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Red Or Blue, I'm Usually The Only Woman On The Team
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User Rank: Apprentice
5/28/2014 | 12:45:36 AM
Women are just not interested
You wrote in your article:

"I've heard the argument that women just aren't interested in the field, but in my experience, that's patently false."

But I have found, in my experience, that women are not really interested in technical or engineering fields for the most part. When I went to college for electrical enginneering, I had only about 4 or 5 girls in my class. The calss size wass close to 60 or 70.


User Rank: Ninja
2/13/2014 | 8:55:44 PM
re: Red Or Blue, I'm Usually The Only Woman On The Team
Some things we have to deal with. I was the only male cellist in my community orchestra for a couple of years and women have always been a small minority of brass players (thought there do appear to be more female trumpeters than male flautists). It doesn't at all surprise me that female techies feel a bit lonely with all those male colleagues, but maybe it would help if you thought of yourself as an only daughter with lots of brothers (and there are usually other women in the office with whom one might socialize).

We actually want more she-techies because they tend to look at problems differently than the men do and the differences are valuable. But culture is hard to change, and there's a price for going against the grain that can be lowered, but not eliminated. Regardless, it's one that those wanting to pursue careers they actually enjoy should be willing to pay.

The other thing to remember is that men have just as much of a right to pursue the careers they love (and a lot of us like to tinker) as women do.

It's also the case that most computer professionals need to spend less time socializing with each other and more time hanging out with end users. It seems to me that with women being a small minority, they're more likely to do that than are their male colleagues.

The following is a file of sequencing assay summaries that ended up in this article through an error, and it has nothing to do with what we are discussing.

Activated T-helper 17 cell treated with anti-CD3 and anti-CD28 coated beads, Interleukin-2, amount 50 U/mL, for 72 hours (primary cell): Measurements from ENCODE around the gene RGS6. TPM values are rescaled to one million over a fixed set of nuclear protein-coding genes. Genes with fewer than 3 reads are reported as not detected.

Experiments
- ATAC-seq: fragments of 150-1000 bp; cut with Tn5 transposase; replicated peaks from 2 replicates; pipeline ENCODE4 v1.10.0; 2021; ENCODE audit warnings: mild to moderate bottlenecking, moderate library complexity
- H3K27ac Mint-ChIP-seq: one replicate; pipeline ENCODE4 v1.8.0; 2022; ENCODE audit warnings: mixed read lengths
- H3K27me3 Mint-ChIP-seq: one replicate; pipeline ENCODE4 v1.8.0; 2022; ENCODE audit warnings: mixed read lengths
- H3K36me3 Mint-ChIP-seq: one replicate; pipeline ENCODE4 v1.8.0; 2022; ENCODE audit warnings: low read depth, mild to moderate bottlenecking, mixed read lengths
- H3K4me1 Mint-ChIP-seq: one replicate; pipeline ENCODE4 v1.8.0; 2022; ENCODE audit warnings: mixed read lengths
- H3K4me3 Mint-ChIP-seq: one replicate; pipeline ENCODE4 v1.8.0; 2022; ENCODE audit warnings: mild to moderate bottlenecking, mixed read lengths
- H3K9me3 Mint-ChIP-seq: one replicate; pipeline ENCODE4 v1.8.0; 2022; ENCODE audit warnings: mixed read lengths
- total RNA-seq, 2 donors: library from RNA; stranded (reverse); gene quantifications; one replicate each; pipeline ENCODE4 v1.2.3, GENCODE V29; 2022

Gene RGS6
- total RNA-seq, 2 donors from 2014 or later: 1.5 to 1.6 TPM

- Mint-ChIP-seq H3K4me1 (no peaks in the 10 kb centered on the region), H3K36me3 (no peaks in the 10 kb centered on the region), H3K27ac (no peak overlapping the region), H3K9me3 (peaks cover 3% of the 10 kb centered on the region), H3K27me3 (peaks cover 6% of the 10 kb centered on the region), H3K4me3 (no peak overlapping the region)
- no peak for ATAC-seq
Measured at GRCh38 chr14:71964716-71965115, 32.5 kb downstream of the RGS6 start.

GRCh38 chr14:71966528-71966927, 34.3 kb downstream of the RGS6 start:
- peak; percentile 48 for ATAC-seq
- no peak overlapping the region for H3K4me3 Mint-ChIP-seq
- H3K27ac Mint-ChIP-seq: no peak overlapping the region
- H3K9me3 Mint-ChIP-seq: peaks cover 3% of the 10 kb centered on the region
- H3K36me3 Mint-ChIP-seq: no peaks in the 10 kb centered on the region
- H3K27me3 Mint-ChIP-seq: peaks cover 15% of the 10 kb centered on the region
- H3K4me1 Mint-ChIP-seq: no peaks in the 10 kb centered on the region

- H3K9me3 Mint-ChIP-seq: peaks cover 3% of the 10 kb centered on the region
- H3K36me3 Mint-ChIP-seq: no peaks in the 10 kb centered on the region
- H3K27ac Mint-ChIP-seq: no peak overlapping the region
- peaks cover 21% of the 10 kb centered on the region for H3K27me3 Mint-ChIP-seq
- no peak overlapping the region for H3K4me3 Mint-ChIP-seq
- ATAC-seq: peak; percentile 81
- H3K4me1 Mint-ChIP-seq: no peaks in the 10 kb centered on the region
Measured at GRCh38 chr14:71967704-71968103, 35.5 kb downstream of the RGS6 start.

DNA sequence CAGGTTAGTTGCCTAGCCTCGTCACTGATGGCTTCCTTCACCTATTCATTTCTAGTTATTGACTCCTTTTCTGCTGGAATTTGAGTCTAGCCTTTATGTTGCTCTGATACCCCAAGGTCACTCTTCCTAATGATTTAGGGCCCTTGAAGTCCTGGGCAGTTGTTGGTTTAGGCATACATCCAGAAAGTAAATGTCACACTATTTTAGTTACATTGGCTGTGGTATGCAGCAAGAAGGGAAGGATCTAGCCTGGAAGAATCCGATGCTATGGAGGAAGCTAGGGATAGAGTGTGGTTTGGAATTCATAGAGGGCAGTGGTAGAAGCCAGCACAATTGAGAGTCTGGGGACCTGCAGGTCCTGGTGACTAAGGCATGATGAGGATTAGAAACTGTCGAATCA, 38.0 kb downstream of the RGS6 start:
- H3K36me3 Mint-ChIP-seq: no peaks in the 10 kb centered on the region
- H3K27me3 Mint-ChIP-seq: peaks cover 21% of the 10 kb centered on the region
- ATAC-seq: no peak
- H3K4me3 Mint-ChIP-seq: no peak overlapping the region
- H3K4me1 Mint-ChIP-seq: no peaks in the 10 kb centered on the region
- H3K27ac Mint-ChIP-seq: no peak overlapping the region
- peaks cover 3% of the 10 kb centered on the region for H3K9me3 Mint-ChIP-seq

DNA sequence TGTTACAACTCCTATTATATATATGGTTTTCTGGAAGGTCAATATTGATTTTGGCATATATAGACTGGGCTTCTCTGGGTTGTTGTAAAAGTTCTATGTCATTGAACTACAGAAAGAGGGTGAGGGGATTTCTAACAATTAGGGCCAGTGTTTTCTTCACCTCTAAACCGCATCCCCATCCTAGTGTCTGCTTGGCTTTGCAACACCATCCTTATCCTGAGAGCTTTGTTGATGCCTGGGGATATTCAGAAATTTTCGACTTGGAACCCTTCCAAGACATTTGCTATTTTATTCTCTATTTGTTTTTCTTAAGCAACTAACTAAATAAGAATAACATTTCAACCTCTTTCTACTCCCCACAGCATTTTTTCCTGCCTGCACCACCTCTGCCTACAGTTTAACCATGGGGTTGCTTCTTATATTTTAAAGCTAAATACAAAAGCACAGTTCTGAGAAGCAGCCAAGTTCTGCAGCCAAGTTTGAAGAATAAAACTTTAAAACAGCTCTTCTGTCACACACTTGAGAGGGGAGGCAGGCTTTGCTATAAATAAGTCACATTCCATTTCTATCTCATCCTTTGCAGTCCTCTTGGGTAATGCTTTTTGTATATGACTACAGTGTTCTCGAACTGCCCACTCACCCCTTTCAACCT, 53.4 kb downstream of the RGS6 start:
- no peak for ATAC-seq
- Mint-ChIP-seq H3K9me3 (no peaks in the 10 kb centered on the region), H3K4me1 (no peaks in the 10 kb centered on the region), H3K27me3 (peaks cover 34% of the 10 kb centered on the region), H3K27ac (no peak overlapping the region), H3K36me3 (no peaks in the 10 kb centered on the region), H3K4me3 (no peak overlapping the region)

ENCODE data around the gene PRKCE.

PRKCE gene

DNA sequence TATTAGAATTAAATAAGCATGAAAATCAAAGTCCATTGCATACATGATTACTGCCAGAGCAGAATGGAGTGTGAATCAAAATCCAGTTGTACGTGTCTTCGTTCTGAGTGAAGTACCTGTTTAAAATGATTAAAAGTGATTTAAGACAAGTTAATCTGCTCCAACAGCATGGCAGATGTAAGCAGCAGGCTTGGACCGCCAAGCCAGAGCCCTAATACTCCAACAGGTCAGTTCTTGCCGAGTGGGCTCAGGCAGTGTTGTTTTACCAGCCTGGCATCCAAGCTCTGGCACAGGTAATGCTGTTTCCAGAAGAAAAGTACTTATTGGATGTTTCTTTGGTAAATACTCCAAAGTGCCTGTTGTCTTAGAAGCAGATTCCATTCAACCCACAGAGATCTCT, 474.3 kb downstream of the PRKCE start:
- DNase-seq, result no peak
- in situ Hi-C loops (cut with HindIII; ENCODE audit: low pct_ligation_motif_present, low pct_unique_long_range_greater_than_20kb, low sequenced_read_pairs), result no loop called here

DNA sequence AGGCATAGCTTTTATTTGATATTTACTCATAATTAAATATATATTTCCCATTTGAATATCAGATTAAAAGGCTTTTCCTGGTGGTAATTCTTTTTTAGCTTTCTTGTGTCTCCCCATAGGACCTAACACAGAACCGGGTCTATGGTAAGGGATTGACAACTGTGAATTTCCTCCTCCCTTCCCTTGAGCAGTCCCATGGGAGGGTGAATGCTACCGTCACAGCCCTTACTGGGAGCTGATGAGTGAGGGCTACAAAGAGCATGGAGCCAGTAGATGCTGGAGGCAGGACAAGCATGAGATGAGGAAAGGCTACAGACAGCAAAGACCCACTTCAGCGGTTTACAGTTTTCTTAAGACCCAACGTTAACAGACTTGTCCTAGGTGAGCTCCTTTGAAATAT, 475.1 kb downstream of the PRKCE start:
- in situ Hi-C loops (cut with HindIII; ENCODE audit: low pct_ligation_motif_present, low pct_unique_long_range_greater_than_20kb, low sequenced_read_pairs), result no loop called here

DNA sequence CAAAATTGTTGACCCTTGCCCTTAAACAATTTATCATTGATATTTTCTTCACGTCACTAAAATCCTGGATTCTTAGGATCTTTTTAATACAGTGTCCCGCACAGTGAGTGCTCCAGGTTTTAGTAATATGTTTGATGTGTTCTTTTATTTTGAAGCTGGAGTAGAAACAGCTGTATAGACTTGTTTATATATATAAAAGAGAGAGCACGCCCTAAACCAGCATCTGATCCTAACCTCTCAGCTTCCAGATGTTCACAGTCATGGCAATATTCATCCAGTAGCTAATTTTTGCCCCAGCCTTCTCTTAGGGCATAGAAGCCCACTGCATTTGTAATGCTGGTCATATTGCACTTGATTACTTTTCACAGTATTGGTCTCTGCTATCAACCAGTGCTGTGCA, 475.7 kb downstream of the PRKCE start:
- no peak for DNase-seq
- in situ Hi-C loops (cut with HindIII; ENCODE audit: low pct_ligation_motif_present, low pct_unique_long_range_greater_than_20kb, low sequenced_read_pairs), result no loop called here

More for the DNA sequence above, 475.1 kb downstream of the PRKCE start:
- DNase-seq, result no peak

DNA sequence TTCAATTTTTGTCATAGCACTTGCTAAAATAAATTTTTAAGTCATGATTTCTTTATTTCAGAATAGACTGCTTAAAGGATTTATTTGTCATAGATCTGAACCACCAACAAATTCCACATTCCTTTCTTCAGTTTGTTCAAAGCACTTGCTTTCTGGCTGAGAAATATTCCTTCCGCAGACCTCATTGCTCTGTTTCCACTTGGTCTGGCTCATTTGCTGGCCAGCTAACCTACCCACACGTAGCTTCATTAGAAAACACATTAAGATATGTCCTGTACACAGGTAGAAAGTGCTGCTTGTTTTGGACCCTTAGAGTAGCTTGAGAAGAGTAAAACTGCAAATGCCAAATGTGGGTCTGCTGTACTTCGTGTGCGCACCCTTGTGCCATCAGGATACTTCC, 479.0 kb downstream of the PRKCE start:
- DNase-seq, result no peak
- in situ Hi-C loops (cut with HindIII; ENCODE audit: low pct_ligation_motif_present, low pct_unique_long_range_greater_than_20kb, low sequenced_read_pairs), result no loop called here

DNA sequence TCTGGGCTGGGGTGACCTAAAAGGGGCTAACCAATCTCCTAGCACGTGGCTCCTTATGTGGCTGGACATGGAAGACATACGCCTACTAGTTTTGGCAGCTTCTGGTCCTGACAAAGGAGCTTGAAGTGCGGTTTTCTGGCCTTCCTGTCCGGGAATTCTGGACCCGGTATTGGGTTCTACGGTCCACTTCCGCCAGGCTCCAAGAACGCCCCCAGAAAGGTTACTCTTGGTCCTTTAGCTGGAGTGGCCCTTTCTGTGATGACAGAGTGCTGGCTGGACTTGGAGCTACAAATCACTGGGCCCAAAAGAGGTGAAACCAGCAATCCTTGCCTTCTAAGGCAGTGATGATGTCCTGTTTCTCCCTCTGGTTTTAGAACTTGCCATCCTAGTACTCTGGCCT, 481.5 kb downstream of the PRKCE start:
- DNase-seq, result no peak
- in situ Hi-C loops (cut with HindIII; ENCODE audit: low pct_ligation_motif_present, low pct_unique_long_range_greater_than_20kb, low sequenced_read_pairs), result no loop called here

User Rank: Apprentice
1/30/2014 | 8:30:47 PM
re: Red Or Blue, I'm Usually The Only Woman On The Team
>> but there is something to be said for finally seeing someone you can relate to, who looks like you, doing the things you love.

... So you clearly do believe there are innate gender-based differences in peoples interests. Why can't you then accept:

>> I've heard the argument that women just aren't interested in the field, but in my experience, it's patently false.

Actually in my experience as a professional software developer for 35 years its patently true.

>> I can't remember many female role models of my own, except that I was a goth/punk in high school, so Abby from NCIS was a frequent comparison when I told people what I wanted to do with my life.

When I was getting into software I dont remember having or needing any male or female role models. I just discovered I liked programming on my own so I made my own way. actually both my parents were ignorant of computers so were both against it. It seems in order to do something, females more often expect a whole pre-existing support network of encouragement from society/other people, whereas men mostly just get stuck in, dont expect help, suck it up and make it happen on their own, even under adversity.